Having kids and maintaining a career in science can be hard. So what are some practical solutions that universities and other research institutes can implement? (Image Credit: Maj. Michael Garcia, DIMOC, Image Cropped)
During her recent visit to the University of Arkansas (you can read our first interview here), I took the time to sit down with Dr. Shelley Adamo and talk about the state of support for women in science with children. Shelley has spoken about this issue before, and you can see notes from her previous talk in the link at the end of the article.
In this interview, we discuss practical solutions to the family/career conundrum in science, how to trigger prompt action, and whether it’s possible to have a family and be a highly successful scientist.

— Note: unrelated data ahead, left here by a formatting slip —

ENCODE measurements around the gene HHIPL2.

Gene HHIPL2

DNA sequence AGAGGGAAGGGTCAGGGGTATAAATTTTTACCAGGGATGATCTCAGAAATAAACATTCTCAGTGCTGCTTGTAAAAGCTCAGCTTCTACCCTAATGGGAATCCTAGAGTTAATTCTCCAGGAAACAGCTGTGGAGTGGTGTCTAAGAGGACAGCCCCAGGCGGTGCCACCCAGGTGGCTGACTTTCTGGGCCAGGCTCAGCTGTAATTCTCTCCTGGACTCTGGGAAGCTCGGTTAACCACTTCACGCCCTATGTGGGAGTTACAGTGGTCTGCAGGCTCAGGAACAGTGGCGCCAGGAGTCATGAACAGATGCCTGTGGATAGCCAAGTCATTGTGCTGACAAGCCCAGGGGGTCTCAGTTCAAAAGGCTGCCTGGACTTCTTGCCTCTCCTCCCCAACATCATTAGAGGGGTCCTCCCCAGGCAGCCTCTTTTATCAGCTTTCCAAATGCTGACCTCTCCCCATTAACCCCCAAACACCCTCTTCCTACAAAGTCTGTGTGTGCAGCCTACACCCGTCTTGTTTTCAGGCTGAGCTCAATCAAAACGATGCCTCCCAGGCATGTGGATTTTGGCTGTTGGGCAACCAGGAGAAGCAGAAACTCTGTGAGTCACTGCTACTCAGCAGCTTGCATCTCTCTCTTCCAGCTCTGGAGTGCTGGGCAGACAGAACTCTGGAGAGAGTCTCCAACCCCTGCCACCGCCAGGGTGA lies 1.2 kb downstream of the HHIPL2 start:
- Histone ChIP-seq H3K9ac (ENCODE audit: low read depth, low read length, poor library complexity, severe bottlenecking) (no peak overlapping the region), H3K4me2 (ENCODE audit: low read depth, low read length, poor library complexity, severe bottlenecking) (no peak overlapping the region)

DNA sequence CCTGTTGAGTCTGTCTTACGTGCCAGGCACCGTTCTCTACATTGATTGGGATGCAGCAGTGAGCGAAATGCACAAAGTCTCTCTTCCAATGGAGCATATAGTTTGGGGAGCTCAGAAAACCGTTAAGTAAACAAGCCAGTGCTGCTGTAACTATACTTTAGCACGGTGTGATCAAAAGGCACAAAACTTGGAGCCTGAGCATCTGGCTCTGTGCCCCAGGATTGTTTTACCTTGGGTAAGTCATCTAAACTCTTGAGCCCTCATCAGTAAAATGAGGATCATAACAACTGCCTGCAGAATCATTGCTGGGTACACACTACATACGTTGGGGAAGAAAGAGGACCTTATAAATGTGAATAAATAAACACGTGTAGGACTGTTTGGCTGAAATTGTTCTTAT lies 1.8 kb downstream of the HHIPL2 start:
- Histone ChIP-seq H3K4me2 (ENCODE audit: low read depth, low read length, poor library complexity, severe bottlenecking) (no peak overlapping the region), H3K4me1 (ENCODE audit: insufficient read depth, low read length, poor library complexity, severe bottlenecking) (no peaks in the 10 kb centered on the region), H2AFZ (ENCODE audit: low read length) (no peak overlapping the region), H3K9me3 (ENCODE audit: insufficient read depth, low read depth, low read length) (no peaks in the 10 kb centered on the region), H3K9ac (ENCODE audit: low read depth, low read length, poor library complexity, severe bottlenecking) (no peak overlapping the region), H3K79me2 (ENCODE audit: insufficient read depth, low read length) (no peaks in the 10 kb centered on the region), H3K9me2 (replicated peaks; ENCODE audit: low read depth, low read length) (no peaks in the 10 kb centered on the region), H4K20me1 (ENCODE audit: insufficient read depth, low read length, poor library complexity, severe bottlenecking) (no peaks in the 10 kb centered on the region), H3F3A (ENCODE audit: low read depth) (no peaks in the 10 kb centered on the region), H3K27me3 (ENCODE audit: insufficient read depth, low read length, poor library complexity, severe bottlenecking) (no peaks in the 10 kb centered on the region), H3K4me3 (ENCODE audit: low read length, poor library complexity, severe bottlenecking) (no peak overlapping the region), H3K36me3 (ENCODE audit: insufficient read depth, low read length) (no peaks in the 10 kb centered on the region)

The lack of senior female researchers can be daunting to younger female scientists, but openness and honesty combined with a willingness to strive for higher positions can bring about a cultural shift in ecology, says Dr. Celine Frere.
During my recent trip to the Sunshine Coast in Australia, I sat down with Dr. Celine Frere and talked about her work with charismatic species, which you can read about here. However, Celine is also one of Australia’s Superstars of STEM (Science, Technology, Engineering and Math), an initiative of Science & Technology Australia designed to raise the profile of female scientists in Australia. With this in mind, I had a chat with Celine about gender equality in ecology, and the advice she’d give to young female researchers.